DNC rules against sponsoring a climate debate
Ceci Freed / Media Matters

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Scorecard: Climate discussions during the 2022 U.S. Senate debates

Faced with an accelerating climate crisis, significant regulatory setbacks, and the passage of the first major climate legislation in United States history, moderators of U.S. Senate debates in 2022 should be engaging candidates in substantive discussions about climate change, as well as climate and energy policy.

Responding to public pressure, media scrutiny, and reality, the 2020 general election was a breakout year for climate coverage, culminating with an audience of millions watching the presidential nominees answer questions about climate change for the first time in 12 years. Since then, Congress has passed the Inflation Reduction Act, which President Joe Biden signed into law on August 16 allocating a historic $369 billion in climate and energy provisions.  

Other significant climate-related events include the Supreme Court’s June 30 decision in West Virginia v. Environmental Protection Agency, which severely curtailed the EPA’s ability to regulate greenhouse gas emissions. Both 2021 and 2022 have also seen devastating, record-breaking extreme climate events that harmed the lives of millions of people.

As we did in 2016, 2018, and 2020, Media Matters is tracking how often debate moderators in 2022 ask candidates about climate change, which is a top issue for many voters. The scorecard will be updated after each debate.

We are focused on competitive U.S. Senate races — those ranked among the Cook Political Report as being a “toss-up,” “lean R,” or “lean D,” as of September 19 — in Arizona, Colorado, Georgia, New Hampshire, and Pennsylvania.

  • Our count of questions includes discrete climate questions, follow-up questions, and invitations to other candidates to respond to the initial question or to another candidate's response. The percentage is based on the total number of questions or invitations to speak offered throughout the debate.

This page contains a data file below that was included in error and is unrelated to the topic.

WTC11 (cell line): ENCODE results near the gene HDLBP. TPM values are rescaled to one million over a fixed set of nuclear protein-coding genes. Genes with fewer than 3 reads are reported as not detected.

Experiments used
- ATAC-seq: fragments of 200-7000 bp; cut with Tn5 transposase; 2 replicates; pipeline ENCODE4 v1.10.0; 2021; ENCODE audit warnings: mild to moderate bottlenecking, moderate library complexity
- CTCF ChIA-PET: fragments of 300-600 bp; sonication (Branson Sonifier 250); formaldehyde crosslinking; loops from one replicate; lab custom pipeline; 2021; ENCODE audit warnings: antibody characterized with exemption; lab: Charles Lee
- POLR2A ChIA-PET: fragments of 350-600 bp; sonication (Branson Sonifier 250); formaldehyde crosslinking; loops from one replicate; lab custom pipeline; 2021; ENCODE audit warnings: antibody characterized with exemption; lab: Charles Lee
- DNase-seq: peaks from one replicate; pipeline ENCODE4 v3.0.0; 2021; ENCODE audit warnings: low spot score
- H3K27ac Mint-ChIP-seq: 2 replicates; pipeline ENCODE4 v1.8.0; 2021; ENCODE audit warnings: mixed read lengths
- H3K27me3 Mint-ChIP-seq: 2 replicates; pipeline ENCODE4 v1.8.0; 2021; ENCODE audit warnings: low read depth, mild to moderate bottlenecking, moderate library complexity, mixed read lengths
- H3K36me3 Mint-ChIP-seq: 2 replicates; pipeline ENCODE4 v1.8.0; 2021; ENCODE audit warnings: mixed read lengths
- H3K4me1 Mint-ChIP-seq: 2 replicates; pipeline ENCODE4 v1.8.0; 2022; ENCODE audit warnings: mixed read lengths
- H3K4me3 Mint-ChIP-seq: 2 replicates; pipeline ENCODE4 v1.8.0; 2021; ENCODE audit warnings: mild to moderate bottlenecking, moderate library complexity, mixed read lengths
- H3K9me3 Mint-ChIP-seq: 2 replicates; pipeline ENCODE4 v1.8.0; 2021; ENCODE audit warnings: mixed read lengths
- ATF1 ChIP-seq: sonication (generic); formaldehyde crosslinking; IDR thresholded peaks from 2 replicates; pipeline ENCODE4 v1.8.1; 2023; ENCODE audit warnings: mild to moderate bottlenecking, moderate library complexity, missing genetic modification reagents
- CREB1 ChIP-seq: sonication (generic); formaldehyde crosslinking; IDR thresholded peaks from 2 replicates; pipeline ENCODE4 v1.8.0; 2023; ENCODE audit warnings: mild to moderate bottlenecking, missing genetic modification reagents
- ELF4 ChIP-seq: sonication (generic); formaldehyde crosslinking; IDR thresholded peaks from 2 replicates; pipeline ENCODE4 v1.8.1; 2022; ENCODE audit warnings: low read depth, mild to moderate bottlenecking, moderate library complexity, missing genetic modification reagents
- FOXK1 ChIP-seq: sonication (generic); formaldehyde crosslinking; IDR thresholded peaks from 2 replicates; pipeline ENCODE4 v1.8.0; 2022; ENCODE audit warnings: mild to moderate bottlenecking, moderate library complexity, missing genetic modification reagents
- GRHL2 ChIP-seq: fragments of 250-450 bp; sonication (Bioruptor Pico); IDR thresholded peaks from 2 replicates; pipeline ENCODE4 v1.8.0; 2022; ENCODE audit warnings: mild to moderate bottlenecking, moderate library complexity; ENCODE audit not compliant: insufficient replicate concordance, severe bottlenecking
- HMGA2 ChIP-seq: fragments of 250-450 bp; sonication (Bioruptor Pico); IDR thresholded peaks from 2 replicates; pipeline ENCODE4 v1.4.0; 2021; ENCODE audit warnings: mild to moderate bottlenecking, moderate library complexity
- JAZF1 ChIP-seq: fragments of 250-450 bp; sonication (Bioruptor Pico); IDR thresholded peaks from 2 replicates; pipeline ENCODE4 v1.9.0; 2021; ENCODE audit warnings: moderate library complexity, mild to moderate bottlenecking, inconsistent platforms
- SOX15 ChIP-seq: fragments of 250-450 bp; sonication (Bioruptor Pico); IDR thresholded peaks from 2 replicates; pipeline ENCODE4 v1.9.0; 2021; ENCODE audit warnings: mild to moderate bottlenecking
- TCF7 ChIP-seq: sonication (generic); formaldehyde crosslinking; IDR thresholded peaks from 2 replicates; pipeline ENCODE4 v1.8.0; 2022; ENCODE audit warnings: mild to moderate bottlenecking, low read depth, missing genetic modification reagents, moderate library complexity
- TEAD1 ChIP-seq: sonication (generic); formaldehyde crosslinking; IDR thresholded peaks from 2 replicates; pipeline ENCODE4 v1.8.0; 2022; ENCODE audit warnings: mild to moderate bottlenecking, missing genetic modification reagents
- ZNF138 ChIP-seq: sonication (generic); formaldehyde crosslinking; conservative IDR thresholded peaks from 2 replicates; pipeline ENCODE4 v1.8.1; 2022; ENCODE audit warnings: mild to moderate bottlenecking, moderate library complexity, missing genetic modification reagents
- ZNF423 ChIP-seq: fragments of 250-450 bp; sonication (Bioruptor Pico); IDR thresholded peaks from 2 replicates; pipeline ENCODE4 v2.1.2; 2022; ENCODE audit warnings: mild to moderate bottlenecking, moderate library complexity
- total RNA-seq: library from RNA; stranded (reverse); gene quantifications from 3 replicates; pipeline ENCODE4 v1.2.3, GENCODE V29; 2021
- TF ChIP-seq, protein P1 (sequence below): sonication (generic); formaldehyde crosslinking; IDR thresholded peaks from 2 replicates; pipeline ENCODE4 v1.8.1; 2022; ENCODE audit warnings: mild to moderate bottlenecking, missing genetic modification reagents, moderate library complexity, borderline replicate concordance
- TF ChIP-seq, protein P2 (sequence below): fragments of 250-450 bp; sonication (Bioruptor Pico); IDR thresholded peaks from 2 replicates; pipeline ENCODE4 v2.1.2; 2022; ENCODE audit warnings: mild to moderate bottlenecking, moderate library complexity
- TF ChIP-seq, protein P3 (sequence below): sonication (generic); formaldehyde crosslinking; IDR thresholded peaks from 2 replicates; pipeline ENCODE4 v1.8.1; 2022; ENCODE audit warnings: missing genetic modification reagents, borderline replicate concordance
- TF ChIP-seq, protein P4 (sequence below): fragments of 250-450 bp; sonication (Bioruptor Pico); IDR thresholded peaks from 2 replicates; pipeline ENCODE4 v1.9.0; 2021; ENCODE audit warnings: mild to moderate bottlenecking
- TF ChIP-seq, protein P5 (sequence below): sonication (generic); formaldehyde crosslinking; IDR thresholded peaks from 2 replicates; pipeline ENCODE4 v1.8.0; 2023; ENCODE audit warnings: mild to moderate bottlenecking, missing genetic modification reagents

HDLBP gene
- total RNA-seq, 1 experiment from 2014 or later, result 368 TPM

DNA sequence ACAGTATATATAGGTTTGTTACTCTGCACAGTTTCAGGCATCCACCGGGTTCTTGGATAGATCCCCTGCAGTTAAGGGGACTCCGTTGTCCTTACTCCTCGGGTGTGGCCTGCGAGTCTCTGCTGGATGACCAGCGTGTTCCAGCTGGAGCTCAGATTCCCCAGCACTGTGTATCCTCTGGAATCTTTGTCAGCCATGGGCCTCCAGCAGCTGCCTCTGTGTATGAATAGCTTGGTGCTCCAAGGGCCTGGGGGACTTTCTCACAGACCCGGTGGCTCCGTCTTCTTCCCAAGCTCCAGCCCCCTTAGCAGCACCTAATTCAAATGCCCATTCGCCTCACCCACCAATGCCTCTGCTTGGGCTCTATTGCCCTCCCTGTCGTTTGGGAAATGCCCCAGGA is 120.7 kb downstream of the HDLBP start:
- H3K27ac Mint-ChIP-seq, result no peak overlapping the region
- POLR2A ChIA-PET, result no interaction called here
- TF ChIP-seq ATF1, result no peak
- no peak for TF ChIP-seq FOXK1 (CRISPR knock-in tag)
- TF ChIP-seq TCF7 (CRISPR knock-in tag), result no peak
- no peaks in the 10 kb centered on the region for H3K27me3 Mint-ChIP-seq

• Arizona Senate Debate (October 6, 2022): 39 questions (0%)
    • Georgia Senate Debate (October 14, 2022): 53 questions (0%)

    • Pennsylvania Senate Debate (October 25, 2022): 57 questions (0%)

    • New Hampshire Senate Debate (October 27, 2022) 53 questions (8%)

    • Colorado Senate Debate (October 28, 2022) 46 questions (0%)

  • Arizona Senate debate hosted by Arizona PBS

  • The Arizona Senate debate between incumbent Sen. Mark Kelly (D-AZ) and GOP nominee Blake Masters, which was hosted by Arizona PBS and moderated by Arizona PBS host Ted Simons, was held in Phoenix, Arizona, on October 6. Simons asked a total of 39 questions, but none were focused on climate change. Although the moderator asked three questions about a severe drought plaguing Arizona towards the end of the debate, he never explicitly connected it to climate change.

  • Georgia Senate debate hosted by Nexstar Media Group

  • The Georgia Senate debate on October 14 between incumbent Sen. Raphael Warnock (D-GA) and GOP nominee Herschel Walker was hosted by Nexstar Media Group and moderated by WAGA anchor Buck Lanford and WSAV anchor Tina Tyus-Shaw. The moderators asked a total of 53 questions, but none of them were about climate change or related issues.

  • Pennsylvania Senate debate hosted by Nexstar Media Group

  • The Pennsylvania Senate debate between Democratic candidate John Fetterman and Republican candidate Mehmet Oz aired on October 25 and was hosted by Nextstar Media Group. The moderators, WPXI anchor Lisa Sylvester and WHTM-TV abc27 News anchor Dennis Owens, asked the candidates 57 questions, but none of them were about climate change. Sylvester did engage the candidates in a brief exchange about fracking.

  • New Hampshire Senate debate hosted by New Hampshire Public Radio, New Hampshire PBS, and New Hampshire Bulletin

  • The New Hampshire Senate debate between Democratic Sen. Maggie Hassan and Republican candidate Don Bolduc aired on October 27 and was hosted by New Hampshire Public Radio (NHPR), New Hampshire PBS, and New Hampshire Bulletin. The moderators, New Hampshire Bulletin's energy and environment reporter Amanda Gokee and NHPR’s senior political reporter Josh Rogers, asked the candidates 53 questions, including 4 about climate change. Gokee also engaged the candidates in a discussion about environmental regulation.

  • Colorado Senate debate hosted by Colorado Politics, The Gazette (Colorado Springs), and The Gazette (Denver)

  • The Colorado Senate debate between Democratic Sen. Michael Bennet and Republican candidate Joe O’Dea was hosted by Colorado Politics, The Gazette (Colorado Springs), and The Gazette (Denver). The moderators, Denver Gazette and Colorado Politics Editor Luigi del Puerto, 9News anchor Kyle Clark, 9News reporter Marshall Zelinger, and KRDO anchor Heather Skold asked the candidates 46 questions, but none of them were about climate change.